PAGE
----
It is to notice that if the electric utility predicts to reduce the total power losses or a MV consumer needs to improve voltage profile or energy quality level, by changing the connectionpoint and proposing another access location, a comprise investment could be negotiated between DG owners and the other actors to cover the additional costs of connecting the new DG to the public network.
6. Algorithm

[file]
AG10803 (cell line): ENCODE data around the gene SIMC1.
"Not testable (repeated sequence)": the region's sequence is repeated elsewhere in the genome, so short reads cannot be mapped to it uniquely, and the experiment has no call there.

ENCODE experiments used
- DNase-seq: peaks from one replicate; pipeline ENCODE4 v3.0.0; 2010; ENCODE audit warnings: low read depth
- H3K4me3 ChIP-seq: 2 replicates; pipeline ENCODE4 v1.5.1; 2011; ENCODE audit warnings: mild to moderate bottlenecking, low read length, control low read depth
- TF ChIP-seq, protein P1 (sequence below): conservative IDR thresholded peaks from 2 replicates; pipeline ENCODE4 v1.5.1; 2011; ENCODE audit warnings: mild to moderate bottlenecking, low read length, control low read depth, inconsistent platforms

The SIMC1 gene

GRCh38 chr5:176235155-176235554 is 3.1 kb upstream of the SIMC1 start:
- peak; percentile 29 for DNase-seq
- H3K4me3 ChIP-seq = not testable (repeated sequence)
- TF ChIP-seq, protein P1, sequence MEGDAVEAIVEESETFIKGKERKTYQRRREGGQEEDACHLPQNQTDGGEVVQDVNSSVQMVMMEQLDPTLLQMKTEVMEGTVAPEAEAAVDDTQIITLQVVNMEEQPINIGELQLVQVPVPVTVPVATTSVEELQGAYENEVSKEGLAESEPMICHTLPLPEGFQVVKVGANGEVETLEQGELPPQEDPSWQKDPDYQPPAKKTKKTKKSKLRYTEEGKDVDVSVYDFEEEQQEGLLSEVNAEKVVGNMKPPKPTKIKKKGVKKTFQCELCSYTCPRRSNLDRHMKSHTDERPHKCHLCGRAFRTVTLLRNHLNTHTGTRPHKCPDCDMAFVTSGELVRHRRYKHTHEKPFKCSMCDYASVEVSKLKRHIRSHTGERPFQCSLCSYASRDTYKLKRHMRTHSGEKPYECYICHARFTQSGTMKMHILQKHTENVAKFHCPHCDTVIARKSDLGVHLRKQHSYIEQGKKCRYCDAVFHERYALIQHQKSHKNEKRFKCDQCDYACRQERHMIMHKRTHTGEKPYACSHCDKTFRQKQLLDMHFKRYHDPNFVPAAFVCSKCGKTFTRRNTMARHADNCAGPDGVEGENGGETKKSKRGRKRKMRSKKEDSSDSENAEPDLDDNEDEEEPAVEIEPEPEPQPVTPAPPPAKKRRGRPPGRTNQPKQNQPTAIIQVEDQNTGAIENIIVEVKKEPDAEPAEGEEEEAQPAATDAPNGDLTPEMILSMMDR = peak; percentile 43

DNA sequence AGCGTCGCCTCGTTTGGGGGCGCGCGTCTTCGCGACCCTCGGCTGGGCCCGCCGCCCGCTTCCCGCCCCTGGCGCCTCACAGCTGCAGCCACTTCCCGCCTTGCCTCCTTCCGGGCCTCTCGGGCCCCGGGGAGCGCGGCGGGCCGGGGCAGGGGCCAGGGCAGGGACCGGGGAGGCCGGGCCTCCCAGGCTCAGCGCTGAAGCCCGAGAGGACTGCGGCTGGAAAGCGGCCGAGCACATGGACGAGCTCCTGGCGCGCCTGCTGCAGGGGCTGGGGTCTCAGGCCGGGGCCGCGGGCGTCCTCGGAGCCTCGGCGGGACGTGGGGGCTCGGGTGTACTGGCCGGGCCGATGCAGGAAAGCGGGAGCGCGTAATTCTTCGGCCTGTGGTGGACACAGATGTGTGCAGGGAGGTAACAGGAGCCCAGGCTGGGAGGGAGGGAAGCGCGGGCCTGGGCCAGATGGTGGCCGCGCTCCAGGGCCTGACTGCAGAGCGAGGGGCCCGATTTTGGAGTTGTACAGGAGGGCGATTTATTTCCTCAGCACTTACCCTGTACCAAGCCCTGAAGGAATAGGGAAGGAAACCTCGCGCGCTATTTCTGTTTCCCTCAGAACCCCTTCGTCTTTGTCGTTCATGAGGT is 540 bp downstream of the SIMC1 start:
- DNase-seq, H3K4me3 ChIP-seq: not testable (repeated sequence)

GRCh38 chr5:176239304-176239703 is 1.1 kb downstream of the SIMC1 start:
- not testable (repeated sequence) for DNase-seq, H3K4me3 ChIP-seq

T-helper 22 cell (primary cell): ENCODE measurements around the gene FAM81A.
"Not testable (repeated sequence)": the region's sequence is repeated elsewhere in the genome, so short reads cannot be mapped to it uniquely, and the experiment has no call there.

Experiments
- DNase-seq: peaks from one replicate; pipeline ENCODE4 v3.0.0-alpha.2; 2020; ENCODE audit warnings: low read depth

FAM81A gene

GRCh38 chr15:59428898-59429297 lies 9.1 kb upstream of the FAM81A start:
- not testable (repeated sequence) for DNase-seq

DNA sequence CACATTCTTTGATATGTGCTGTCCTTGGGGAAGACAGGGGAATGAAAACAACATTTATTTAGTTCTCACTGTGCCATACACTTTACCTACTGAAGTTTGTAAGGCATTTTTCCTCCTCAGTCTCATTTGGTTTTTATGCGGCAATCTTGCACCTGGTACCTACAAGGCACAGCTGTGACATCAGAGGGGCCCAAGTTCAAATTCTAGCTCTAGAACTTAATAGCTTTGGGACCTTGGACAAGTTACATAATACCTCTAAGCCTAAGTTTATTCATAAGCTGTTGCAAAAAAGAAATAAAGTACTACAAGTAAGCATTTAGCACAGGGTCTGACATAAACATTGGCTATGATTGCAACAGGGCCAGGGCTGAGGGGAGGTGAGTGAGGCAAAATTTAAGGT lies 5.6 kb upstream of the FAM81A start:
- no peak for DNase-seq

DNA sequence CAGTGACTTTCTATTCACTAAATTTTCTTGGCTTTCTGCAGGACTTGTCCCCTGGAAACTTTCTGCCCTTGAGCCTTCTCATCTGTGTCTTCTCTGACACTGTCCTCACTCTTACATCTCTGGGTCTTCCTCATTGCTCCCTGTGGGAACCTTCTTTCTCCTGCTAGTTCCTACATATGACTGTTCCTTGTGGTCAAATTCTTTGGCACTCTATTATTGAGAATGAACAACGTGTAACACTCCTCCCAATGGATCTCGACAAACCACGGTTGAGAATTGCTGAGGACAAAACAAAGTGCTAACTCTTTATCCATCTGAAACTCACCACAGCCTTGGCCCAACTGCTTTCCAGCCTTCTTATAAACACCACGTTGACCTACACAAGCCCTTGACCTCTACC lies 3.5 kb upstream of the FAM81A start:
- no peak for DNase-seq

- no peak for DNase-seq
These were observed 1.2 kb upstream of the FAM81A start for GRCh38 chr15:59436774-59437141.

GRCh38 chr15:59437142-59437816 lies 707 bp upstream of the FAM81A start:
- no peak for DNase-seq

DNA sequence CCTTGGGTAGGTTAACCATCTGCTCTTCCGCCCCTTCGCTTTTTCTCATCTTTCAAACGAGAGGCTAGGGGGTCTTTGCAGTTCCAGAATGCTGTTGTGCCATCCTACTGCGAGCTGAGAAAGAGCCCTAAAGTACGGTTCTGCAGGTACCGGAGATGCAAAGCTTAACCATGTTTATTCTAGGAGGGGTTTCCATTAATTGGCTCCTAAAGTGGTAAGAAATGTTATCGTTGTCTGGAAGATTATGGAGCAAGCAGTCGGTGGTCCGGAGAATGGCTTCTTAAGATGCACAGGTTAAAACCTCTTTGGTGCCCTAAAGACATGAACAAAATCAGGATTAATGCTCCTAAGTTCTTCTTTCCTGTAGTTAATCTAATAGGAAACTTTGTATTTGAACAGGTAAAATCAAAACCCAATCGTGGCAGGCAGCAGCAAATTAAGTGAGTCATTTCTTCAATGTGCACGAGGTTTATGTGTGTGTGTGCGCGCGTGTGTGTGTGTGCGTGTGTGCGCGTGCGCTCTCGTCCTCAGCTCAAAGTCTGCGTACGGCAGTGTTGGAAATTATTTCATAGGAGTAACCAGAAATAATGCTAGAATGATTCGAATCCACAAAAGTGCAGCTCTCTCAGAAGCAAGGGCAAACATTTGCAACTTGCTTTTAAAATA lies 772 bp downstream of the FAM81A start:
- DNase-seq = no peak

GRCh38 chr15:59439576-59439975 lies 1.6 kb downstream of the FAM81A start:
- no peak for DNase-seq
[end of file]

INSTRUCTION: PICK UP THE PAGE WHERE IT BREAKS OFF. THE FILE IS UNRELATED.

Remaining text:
The proposed algorithms evaluate all possible connection point under all possible network topology structures; three kinds of solutions will have presented the following: possible connection, which satisfied all the networks constraints, possible connection point with additional charge of installing capacitor banks, which does not satisfy the constraints without additional devices, and not possible connection points, which does not satisfy the network constraints even with additional electrical equipment. The obtained results should be costing separately to identify the lowest option:(i)Step 1: identify all possible connectionpoint “CB” to connect the new DG.(ii)Step 2: arrange the possible connectionpoint “CB” with their distance to the DG site.(iii)Step 3: place the new DG at the first connectionpoint(iv)Step 4: run the load flow analysis of the new network with an additional node on which the new DG is connected, under all possible network topology structures. And also, under different load conditions: morning/afternoon/night, summer/winter, week/days/weekend.(v)Step 5: evaluate the voltage constraints for each topology structure, and also, under different load conditions: morning/afternoon/night, summer/winter, week days/weekend: If voltage constraints are satisfied go to step 6. If at least the voltage of one node is not within the permitted range go to step 7.(vi)Step 6: evaluate the network electrical constraints, equations (5)–(11), for each topology structure, under different load conditions: morning/afternoon/night, summer/winter, week/days/weekend: If all constraints are satisfied the connection point is accepted as possible access point, go to step 3. If at least one of the constraints are not satisfied, the connection point is rejected, go to step 3.(vii)Step 7: place the capacitor bank at the nearest nodes to the DG connectionpoint.(viii)Step 8: increase the capacitor banks size.(ix)Step 9: run the load flow analysis of the new network with an additional node on which the new DG is connected, under all possible network topology structures. And also, under different load conditions: morning/afternoon/night, summer/winter, week/days/weekend.(x)Step 10: evaluate the voltage constraints for each topology structure, and also, under different load conditions: morning/afternoon/night, summer/winter, weekdays/weekend. If voltage constraints are satisfied, go to step 9. If at least the voltage of one node is not within the permitted range, go to step 7.(xi)Step 11: evaluate the network electrical constraints, equations (5)–(11), under all possible network topology structures, and also under different load conditions: morning/afternoon/night, summer/winter, week/days/weekend. If all constraints are satisfied the connection point is accepted as possible access point with an additional investment on acquisition and installation of further capacity bank, go to step 3. If at least one of the constraints are not satisfied, the connection point is rejected, go to step 3.